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Taking it to the next level

Darrell Greer
Northern News Services
Published Wednesday, September 28, 2011

Volunteer firefighters from across Nunavut were in Rankin Inlet to take their Level Two training earlier this month.

NNSL photo/graphic

Charles Nivingalak and Baker Lake Fire Chief Johnny Naukatsik, right, race to a burning vehicle fire during Level 2 firefighting training in Rankin Inlet in September of 2011. - Darrell Greer/NNSL photo

The two-week course includes both classroom and live fire training exercises.

The program was facilitated by well-known instructor Jim Fairbank of Melville, Sask.

Johnny Naukatsik was among the firefighters who came to Rankin for the Level Two training.

Naukatsik has been the fire chief in Baker Lake for the past five months.

He was a firefighter in Baker for two years before accepting the chief's position, and had also spent 19 years as a volunteer firefighter in Rankin Inlet. "It was way back in the 1980s when I first took all my training courses, so it was time for me to go back and take them again to refresh my knowledge, " said Naukatsik.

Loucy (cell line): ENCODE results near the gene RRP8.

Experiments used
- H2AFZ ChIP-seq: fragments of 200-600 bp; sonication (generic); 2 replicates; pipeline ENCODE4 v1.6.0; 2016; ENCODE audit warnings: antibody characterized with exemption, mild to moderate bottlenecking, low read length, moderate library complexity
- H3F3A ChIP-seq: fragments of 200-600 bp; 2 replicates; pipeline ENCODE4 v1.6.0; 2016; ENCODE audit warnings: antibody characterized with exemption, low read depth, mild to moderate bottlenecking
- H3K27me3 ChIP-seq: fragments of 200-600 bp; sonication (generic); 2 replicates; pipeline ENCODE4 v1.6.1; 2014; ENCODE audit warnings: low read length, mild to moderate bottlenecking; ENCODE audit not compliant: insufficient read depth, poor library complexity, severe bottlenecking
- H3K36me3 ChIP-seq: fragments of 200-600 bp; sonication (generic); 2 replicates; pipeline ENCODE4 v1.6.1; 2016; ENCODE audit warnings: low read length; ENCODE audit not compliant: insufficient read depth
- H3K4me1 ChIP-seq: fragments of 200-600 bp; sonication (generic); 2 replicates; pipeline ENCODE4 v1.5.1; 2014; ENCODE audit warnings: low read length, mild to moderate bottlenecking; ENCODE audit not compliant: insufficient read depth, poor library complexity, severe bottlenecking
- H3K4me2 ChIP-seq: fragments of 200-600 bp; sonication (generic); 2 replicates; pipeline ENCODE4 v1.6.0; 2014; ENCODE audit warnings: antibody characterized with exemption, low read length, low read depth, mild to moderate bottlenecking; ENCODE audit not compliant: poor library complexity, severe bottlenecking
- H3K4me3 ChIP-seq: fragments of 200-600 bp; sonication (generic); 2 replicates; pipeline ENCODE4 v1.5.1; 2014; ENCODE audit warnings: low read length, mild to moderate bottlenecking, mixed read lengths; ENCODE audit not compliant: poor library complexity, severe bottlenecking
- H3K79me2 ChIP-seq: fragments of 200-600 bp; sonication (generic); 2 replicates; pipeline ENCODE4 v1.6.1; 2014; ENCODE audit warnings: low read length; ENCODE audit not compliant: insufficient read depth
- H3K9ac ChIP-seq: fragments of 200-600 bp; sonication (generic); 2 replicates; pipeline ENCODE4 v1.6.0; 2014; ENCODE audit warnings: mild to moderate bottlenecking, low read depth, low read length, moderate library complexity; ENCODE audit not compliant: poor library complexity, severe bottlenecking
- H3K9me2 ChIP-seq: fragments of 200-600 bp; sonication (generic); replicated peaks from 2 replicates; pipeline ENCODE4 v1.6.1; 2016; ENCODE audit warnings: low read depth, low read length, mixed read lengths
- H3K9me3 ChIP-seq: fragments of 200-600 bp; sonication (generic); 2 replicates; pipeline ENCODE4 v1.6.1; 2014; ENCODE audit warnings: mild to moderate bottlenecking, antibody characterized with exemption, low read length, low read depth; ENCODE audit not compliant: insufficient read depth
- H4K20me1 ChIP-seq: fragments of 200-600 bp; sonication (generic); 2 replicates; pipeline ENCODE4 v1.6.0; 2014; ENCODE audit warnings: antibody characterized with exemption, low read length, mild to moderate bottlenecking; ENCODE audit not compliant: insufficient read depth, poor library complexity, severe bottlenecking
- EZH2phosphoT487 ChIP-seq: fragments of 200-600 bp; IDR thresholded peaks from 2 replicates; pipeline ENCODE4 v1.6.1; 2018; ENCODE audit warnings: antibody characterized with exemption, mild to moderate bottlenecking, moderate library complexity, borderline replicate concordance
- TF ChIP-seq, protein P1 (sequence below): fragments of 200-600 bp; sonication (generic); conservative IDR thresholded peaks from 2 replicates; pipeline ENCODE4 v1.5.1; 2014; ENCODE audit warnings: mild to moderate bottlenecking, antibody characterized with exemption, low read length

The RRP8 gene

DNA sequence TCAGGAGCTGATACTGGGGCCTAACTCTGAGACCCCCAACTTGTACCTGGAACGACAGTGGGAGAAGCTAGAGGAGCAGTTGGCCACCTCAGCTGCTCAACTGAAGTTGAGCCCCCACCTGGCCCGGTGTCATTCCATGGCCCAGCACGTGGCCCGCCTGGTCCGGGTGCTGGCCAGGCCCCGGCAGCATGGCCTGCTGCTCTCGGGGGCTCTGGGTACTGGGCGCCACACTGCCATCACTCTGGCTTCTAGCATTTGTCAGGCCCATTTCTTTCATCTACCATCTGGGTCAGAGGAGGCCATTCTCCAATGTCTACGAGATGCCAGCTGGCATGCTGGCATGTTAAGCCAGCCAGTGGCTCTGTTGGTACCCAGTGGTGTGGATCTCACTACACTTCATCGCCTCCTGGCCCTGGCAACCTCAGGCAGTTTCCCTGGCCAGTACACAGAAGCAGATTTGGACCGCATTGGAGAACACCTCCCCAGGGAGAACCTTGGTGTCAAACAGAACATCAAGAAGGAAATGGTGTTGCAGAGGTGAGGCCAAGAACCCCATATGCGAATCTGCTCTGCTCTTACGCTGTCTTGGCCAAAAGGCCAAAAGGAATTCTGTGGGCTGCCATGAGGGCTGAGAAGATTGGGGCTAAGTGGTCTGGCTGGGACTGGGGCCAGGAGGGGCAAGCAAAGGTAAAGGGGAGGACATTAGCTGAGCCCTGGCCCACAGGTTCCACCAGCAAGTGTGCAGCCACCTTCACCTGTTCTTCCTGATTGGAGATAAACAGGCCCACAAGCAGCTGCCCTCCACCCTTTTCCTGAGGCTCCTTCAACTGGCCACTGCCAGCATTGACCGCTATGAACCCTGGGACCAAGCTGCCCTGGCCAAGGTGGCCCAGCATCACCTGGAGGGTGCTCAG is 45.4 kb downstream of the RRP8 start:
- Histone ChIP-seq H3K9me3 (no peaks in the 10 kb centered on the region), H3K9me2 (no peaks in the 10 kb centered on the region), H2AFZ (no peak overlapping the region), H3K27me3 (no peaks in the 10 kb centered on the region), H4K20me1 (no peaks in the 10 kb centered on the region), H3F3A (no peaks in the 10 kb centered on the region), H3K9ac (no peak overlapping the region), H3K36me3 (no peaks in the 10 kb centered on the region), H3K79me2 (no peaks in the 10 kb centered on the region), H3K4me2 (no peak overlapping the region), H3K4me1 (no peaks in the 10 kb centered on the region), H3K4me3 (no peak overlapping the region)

"We learned a whole different way of doing things back in those days, and today's courses are much improved over what they were back then.

"We had people here from Kugluktuk, Cambridge Bay, Kangiqtugaapik (Clyde River), Kinngait (Cape Dorset), Iglulik, Arviat and Coral Harbour, as well as two locals.

"Every community benefits from having people take this training."

Naukatsik has refreshed his training for Level One, pump operation and Level Two since this past July.

He said there was a lot of good teamwork between the firefighters during the Level Two training.

"Everybody helped each other during the course and that's the way it should be.

"We're fellow brothers, as firefighters, the way we see it.

"Everyone co-operated with each other and the instruction we received was excellent."

Naukatsik said being a volunteer firefighter is an important role in Nunavut communities.

He said those who become volunteer firefighters do so for the good of their community.

"You'll always have those in the community who, maybe, don't know what we're doing and think we're just there for fun, but we're not.

"We're trained and ready when fire strikes.

"It would be nice to see a lot more people in our communities put the time in to become volunteer firefighters.

"We only had 10 in the Baker department, but, we've been recruiting more and now we have that number up to 15, but we'd still like to see more people get involved for the good of their community."

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